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Do Apostrophes Make Plurals? Rarely

@ ProofreadingPal
March 31, 2023
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Have you noticed how often apostrophes get misused on signs? Signs with store names; signs displaying messages for stores, churches, and schools; signs written and posted by individuals; signs in the lunchrooms at offices, and so many more. Sure, some words are often misspelled, bad subject-verb agreement is everywhere, but people seriously need a lesson about apostrophes.

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A common problem with apostrophe use is using apostrophes to form plural nouns instead of sticking an “s” on there like people are supposed to.

Fun Fact: Mistakes forming plurals with apostrophes are so common on grocery signs that this incorrect apostrophe use has actually been given the name the “grocer’s apostrophe.”

What You Need to Know

Knowing two basic grammar facts will help you avoid this type of error:

  1. For most regular nouns,* add just an -s or -es to form a plural: avocados, taxis, dogs, bikes, dresses, hexes, heroes, detoxes.
  2. Use apostrophes to form possessive nouns (the dog’s collar, the dress’s buttons) and contractions (don’t = do not, I’m = I am). (Read here how to know to use the apostrophe

If you follow these two rules, you’re going to avoid 99% of errors with plural nouns and apostrophes. (That 1% is mostly irregular nouns that form plurals in different ways, like ox-oxen, child-children, and fish-fish.)

A Few More Exceptions

Unfortunately for everyone’s understanding and correct application of the rules, a few exceptions to the rule about not using apostrophes to form plurals exist. Why? Because this is English we’re talking about.

You do use an apostrophe to form a plural in the following situations:

  • With lowercase letters: Just adding a lowercase “s” to a single lowercase letter (e.g., ss, ps) might not seem to obviously indicate the plural of the letter itself. This would be particularly true if the lowercase letter forms a word if you add an s, as in “is” and “us.” So, do use an “‘s” to form plurals in this case.

Example: Dot your i’s and cross your t’s.

  • With abbreviations containing internal periods: This would be things like Ph.D.’s. and M.A.’s. Note that style guides may recommend leaving periods out of abbreviations, like PhDs and MAs. Check your style guide to be sure what’s required in your case.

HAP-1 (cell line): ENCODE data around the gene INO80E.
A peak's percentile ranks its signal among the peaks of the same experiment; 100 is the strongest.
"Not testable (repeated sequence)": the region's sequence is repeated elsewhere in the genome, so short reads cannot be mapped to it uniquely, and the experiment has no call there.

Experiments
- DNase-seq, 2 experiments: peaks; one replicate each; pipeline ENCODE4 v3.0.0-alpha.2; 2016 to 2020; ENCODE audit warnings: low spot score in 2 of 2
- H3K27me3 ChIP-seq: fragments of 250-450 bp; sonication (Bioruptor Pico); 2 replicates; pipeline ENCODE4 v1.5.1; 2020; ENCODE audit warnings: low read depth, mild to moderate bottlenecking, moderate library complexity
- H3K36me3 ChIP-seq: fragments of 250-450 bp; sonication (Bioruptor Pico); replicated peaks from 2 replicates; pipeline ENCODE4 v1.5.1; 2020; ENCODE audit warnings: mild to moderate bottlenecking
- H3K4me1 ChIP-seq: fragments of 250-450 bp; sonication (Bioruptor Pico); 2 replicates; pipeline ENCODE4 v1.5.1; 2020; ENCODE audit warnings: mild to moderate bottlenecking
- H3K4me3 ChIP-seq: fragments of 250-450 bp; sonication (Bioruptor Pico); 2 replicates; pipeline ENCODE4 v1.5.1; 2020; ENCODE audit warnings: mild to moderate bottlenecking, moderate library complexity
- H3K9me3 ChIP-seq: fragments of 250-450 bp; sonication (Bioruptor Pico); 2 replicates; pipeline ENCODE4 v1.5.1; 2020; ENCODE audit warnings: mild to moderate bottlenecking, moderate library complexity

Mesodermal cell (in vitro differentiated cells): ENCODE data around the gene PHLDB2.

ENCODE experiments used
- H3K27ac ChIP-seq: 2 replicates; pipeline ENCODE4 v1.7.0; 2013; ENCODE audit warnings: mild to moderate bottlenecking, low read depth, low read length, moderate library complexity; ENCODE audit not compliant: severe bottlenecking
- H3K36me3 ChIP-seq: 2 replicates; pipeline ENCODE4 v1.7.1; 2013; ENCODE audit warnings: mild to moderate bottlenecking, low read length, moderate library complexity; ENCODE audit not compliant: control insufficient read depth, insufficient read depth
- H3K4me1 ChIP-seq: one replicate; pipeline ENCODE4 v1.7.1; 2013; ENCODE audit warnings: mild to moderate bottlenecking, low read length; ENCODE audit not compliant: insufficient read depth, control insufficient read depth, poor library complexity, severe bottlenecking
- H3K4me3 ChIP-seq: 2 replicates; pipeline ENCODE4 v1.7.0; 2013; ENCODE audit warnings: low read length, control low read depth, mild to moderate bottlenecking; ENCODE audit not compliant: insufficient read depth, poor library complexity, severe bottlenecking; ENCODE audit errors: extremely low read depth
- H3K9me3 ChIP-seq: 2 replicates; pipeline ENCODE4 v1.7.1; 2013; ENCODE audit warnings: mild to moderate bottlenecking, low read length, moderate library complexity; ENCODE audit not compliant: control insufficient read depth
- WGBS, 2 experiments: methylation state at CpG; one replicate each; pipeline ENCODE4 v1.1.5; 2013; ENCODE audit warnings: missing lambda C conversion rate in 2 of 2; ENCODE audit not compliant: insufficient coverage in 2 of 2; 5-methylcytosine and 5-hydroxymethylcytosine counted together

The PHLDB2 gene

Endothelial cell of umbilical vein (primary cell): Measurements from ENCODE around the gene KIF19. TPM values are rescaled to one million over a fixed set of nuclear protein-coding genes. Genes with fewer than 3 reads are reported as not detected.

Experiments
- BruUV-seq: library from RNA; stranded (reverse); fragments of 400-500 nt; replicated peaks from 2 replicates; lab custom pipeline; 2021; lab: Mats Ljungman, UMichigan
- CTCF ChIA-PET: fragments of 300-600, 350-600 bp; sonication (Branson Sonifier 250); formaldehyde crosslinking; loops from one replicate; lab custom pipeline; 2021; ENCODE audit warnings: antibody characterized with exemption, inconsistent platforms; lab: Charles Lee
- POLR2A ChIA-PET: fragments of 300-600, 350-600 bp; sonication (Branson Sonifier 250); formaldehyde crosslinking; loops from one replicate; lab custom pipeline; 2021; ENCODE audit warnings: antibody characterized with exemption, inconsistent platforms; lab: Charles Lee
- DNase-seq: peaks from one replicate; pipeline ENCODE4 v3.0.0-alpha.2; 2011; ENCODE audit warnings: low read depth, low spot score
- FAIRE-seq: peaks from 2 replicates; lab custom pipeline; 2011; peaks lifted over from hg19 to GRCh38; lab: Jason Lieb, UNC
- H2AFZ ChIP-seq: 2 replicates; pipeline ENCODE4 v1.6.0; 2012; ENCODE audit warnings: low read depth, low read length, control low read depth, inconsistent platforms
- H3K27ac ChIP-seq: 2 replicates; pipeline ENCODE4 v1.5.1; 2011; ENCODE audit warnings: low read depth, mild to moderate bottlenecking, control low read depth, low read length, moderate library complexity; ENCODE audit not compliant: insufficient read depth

Example: The genius professor has two M.D.’s and three M.F.A.’s.

  • When it just looks confusing otherwise: As much as we here at ProofreadingPal rely on the authority of style guides like Chicago and APA, sometimes grammar is a judgment call. If you’re writing about what should and shouldn’t be done, a list of “dos and don’ts” may be technically correct but just look weird. Because the goal of grammar is to communicate clearly, you are allowed to add an apostrophe for a plural when you really need to.

Example: They said I could not do that, but they’re always giving me not’s whenever I ask. How about a few maybe’s?

Why Is This Issue Common?

I couldn’t help but wonder why errors using apostrophes to form plurals are so common. There has to be some history to this, a reason related to language change of some sort. One source suggests the grocer’s apostrophe became common because English language learners overused the apostrophe in a sort of overcorrection/overcompensation. Seems somewhat plausible, and people do like to over use punctuation (especially “scare quotes”).

Another source wonders whether perhaps grocers in particular used the apostrophe to signal a price difference between by weight and per each, so “apple’s $1” would mean “apple, $1 each.” This seems like a stretch to me,and also would mean that grocers have greater influence than I think they do in real life.

The most plausible explanation I read about was that printers in the 1600s started using an apostrophe in plurals of nouns ending with vowels, like hero’s or drama’s. The historical and practical nature of this explanation appeals, I think.

No matter the reason, I cannot stress the importance of the two facts I listed above about plurals and apostrophe use and ignoring advice you hear to the contrary. And don’t forget to turn to ProofreadingPal for grammar help whenever you’re in doubt.

Sarah P.

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